Asia is a continent that conserves traditions while simultaneously holding a vision for modernisation; a concept that never fails to surprise me. It amazes me how often we tend to forget about what has been around us for centuries. We also usually regard some of these old school products as secondary ingredients that are fed to animals.
Sorghum played a huge role in human diets for centuries. It is one of the top ten most important crops. It has 25 species mainly originating in Australia, Asia and Mesoamerica. Only one of its species is cultivated for its edible seeds. The rest of the species is grown for animal feed. Sorghum does well in dry conditions and it contains a lot of juice that is of similar to grass. Sorghum is therefore nicknamed the camel crop for its water-saving nature.
Sorghum belongs to the grass family similar to sugar cane. The stalks and leaves are coated with a white wax, and the pith of certain varieties are juicy and sweet. The small flowers are grown in clusters which produce between 800 – 3000 kernels. These kernels or seeds vary in different colour, shape and size.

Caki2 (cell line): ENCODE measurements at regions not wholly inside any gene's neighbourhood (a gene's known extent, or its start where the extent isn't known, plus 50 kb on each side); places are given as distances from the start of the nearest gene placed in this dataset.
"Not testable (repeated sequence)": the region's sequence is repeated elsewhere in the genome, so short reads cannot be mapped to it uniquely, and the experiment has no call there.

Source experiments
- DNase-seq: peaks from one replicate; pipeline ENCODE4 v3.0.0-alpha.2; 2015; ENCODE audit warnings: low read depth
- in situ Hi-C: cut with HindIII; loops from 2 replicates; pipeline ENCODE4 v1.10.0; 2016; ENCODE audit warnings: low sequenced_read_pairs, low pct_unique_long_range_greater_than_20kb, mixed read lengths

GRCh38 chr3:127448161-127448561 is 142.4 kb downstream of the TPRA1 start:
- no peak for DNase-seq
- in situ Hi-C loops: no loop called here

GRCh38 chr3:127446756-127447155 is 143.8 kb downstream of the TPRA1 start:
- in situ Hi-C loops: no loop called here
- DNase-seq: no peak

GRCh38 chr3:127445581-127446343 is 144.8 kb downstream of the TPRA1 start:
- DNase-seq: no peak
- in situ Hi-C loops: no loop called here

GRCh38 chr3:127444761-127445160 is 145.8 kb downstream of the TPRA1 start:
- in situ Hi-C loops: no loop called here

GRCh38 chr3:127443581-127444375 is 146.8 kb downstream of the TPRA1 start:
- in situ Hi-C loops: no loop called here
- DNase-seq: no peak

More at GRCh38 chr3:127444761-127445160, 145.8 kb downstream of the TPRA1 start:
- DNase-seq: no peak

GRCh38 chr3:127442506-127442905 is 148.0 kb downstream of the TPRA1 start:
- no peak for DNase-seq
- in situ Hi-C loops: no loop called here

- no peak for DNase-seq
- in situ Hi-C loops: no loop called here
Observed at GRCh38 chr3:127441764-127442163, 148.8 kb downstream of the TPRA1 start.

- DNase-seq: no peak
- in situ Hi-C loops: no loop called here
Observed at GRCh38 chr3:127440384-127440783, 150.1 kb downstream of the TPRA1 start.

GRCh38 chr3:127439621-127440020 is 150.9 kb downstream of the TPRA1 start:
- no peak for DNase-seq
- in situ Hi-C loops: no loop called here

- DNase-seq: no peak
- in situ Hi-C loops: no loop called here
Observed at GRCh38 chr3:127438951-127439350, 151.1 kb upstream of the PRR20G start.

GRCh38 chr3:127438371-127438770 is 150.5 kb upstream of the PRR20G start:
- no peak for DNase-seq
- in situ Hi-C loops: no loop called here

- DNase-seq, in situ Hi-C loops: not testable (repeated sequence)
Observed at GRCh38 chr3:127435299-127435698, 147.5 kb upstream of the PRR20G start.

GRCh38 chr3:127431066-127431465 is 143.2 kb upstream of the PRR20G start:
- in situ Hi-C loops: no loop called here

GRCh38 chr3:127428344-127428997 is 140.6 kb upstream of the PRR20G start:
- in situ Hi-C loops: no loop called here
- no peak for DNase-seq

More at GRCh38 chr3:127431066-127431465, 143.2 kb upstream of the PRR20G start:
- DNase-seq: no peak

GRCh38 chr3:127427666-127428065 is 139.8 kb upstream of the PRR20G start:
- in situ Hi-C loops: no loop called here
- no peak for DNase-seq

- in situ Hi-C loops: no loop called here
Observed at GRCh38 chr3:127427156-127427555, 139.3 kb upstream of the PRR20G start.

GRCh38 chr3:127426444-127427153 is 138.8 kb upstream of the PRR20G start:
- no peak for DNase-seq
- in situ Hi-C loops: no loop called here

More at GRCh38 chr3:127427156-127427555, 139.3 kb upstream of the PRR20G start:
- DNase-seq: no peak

Sorghum is gluten-free grain and is usually made into porridge, flatbread and cakes. Aside from that sorghum is also used to produce edible oil, sugar, alcoholic beverages (such as kaoling, baijiu). The stalks are also used for building material.
As a bartender, two things got caught my interest. One of them is the spirit, which we will explore in future articles and the other is the sorghum syrup, which is mainly produced in USA and Africa. What a distance from Singapore!
Well, stay tuned for more upcoming articles.
Bartender’s note: “Sorghum syrup taste similar to cane syrup with a sour-ish touch to it.”